Fiat’s CR.42 Falco was one of the last biplanes to serve in an air force at the beginning of World War 2, and as such was essentially obsolete from the moment of its activation. Nonetheless, it served with some distinction in the early air battles both during the Battle of Britain and in the Libyan desert campaign before being relegated to second tier operations. In this instance, serving as both a night fighter and intruder kept this elegant fighter flying long after it would otherwise have been scrapped. Both the Italians and Germans used it in these roles, and ICM’s latest version of this aircraft presents the Italian make. Two different muffler system extensions are offered, as well as a couple of unusual underwing search lights, angled to shine sideways (presumably so as not to interfere with the pilot’s night vision). In addition, the kit still has a couple of bomb rack assemblies, although these are not intended to be used. As always, the kit provides separate flying surfaces and tail wheel, permitting casual posing of the finished model.
Like previous releases, this ICM kit features a lovely, well-detailed interior which accurately portrays the aluminum strut assembly of the original, and adds the same instrument-by-instrument decals for the split control panel for those who don’t enjoy this kind of hand painting. Typically, no seat belts are provided, which will either have to be located from an aftermarket item or scratchbuilt. Alternatively, you can add one of the new ICM seated Axis pilot figures to fill out the cockpit.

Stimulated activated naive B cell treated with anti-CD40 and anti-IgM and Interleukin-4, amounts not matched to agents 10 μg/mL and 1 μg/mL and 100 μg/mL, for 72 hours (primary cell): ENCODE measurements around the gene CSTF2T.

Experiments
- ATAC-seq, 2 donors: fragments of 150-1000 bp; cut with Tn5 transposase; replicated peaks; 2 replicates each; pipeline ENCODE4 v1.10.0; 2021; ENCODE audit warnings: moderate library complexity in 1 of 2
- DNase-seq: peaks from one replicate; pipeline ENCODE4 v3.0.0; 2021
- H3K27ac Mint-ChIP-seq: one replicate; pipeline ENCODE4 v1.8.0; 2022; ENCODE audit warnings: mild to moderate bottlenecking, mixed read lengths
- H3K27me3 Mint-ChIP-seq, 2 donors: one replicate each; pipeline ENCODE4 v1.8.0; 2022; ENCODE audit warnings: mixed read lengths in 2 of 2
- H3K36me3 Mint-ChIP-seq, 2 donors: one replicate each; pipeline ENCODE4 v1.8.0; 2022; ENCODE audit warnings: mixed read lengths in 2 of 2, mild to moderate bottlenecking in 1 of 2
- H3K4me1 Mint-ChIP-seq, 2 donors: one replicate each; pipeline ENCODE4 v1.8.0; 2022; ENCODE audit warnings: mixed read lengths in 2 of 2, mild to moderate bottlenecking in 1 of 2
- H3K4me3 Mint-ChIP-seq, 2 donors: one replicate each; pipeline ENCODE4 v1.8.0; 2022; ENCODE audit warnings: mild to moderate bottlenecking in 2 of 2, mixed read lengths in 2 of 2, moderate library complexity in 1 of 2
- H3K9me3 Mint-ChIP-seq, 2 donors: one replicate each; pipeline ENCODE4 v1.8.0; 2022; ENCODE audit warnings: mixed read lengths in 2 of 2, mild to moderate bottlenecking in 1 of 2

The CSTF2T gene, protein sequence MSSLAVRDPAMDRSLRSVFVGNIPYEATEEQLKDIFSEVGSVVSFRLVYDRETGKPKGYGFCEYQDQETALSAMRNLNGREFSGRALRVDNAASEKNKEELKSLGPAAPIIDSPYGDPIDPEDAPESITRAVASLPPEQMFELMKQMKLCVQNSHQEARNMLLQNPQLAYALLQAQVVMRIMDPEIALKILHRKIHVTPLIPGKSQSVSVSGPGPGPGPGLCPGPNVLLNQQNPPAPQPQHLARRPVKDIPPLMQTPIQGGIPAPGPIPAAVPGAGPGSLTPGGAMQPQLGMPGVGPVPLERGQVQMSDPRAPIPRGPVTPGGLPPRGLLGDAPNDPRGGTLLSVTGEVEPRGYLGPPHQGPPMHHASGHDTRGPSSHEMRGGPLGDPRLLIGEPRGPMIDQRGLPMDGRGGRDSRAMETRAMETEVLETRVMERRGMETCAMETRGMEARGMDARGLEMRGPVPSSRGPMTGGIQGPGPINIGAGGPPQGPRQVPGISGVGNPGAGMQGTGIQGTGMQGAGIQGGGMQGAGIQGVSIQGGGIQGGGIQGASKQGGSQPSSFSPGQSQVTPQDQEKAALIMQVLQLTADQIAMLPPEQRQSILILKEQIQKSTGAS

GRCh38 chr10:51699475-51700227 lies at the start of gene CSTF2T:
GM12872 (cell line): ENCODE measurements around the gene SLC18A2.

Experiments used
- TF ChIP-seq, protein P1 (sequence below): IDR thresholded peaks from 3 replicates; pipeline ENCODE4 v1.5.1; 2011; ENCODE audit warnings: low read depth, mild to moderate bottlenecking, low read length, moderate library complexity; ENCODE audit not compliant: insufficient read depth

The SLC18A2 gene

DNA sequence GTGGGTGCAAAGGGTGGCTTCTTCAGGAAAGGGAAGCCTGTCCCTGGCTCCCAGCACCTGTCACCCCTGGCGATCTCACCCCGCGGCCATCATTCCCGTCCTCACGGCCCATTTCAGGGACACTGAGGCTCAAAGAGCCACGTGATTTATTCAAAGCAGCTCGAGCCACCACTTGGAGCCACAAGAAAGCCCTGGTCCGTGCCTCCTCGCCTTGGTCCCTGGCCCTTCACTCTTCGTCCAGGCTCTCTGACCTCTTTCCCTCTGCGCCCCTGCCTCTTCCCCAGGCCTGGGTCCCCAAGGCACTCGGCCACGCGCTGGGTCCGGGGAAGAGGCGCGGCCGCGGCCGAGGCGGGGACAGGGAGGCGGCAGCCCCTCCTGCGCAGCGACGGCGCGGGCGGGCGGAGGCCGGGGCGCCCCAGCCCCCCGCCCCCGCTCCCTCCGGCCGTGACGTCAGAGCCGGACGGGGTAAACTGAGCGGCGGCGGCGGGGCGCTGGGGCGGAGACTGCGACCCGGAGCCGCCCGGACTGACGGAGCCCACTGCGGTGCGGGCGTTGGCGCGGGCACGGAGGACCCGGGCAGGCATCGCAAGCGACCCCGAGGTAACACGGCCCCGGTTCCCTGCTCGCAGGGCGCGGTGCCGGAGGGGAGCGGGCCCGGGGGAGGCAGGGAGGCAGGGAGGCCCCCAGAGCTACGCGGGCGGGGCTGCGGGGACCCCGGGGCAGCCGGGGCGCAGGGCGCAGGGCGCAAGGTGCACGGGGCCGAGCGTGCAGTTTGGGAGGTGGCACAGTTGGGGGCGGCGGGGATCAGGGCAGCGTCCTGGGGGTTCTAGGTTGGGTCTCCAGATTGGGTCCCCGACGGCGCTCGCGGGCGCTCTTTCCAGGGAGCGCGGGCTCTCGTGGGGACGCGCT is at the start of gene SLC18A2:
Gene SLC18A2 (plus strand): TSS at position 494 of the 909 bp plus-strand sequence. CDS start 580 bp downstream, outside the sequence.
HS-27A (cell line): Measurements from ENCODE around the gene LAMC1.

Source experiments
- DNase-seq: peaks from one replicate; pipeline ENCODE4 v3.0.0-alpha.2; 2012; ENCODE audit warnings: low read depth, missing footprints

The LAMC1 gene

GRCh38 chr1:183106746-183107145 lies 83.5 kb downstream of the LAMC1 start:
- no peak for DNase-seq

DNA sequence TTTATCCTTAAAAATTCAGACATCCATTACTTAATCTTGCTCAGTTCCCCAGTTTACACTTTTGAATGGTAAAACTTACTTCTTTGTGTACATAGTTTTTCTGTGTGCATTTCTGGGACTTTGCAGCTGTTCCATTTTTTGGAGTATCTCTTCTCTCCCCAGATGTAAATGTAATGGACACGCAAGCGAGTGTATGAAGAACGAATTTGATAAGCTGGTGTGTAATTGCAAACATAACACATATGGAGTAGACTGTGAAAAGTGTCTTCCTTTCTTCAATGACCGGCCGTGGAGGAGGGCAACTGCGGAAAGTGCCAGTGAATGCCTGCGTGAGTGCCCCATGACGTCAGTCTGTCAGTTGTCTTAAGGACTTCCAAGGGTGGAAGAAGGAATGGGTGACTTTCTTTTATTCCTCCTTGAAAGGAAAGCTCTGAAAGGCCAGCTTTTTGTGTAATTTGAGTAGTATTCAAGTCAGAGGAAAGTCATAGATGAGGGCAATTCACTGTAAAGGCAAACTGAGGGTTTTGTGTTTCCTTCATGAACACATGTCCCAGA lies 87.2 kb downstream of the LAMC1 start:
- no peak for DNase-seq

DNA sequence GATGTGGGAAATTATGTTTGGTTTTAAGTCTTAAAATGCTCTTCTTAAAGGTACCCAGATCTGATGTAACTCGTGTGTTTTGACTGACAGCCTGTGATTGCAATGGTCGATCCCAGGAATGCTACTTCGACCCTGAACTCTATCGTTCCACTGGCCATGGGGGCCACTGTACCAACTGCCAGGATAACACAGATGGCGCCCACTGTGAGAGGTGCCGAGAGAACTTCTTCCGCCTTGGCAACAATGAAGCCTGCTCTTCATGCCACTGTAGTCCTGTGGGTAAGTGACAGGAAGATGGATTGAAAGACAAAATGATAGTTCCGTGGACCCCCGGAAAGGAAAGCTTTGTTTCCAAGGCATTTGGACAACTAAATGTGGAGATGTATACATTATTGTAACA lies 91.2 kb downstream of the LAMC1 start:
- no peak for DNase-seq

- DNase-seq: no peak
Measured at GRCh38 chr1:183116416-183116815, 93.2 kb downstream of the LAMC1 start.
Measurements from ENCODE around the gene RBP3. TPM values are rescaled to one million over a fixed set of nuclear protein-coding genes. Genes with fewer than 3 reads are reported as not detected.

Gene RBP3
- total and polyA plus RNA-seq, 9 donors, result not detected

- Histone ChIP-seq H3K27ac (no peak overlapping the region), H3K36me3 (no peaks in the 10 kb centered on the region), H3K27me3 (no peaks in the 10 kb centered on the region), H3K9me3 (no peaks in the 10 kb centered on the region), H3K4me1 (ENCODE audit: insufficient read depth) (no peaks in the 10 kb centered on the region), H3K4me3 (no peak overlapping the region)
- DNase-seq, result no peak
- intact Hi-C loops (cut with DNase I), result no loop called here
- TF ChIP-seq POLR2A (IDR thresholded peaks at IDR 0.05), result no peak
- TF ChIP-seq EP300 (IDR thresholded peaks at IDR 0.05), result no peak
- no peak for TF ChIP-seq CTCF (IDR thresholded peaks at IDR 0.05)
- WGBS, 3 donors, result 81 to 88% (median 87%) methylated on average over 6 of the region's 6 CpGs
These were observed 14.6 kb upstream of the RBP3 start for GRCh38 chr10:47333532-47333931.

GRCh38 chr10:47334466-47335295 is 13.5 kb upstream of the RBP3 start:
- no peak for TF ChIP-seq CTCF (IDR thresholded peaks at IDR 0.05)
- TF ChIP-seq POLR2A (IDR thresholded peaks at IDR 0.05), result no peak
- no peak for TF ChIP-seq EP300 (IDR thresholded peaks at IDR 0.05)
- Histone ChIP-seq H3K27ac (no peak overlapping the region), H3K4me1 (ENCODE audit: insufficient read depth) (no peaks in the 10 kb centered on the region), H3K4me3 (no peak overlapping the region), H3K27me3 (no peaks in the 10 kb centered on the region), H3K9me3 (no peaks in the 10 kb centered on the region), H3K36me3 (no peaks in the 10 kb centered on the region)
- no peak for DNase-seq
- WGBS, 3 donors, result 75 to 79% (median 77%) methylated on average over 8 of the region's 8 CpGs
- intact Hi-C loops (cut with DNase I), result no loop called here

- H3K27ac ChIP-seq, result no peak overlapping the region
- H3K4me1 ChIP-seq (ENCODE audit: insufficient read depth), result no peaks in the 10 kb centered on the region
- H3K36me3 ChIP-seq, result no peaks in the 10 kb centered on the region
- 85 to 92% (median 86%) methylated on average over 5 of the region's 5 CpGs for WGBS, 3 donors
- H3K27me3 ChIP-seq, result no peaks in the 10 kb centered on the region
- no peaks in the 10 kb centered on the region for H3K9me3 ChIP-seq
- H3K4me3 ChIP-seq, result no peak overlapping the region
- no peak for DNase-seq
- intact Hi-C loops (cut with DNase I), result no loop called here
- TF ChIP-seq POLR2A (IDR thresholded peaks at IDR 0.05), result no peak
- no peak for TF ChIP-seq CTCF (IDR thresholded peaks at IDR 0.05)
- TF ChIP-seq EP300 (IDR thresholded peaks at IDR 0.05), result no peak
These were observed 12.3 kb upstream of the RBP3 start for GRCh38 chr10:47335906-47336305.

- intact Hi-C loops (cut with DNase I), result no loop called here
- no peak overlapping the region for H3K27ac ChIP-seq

The engine is an impressive subassembly in its own right, with separate cylinder heads for any maintenance panels you may choose to leave open. They even offer difference oil cooler parts to accommodate the maintenance panels, so there’s no scratchbuilding necessary no matter what option you choose. Another feature isa choice of open or closed cooling flaps, which is a nice touch. The only think you’ll want to add to the engine might be the plug harness, which you can easily create from either lead or regular wire. If you are assembling this model with all closed maintenance hatches, you’ll probably find that a small amount of putty is required to make everything appropriately seamless.
In assembling the fuselage, a small amount of filler will be useful in the usual places, but the fit is really exceptional overall. In fact, in creating the subassemblies for airbrushing I’ve found that one can assemble the top wing with all the struts (which are typically painted the same as the underside) by installing them from the center out to the wingtips, gluing each only onto the top wing. If care is taken and the glue allowed to set, you can paint this as a subassembly and the wing struts will then almost literally snap into position when complete. I did something similar with the large wheel spats, as these were also typically painted like the top side, although you’ll definitely want to scrape the paint off the matching surfaces when you mate them to the underwing.
In finishing the kit off, four decal options are provided – two for quickly modified day fighters, and two dedicated night fighters in overall black. I opted to make a slightly modified day fighter option, using mostly decals from the kit. As always, the decals are exceptional, and lay very well with little to no silvering. The end result shows the quality.
This makes the third CR.42 that I’ve made from ICM kits, and it only leaves me hungering for more. There really are no down sides to these kits, and despite their detail, are as easy to throw together as any large-scale aircraft models I’ve made. They really do find a nice balance between level of detail and ease of assembly.
As with all of the kits in this range, I can recommend this model without reservation for anyone who likes things a bit off the beaten track. ICM continues to release models that I’ve been waiting literally a lifetime to see, and this is one of their best. Thanks to ICM for coming up with these beauties, and to IPMS/USA for a chance to add this one to my growing stable. Stay safe, everyone, and happy modeling!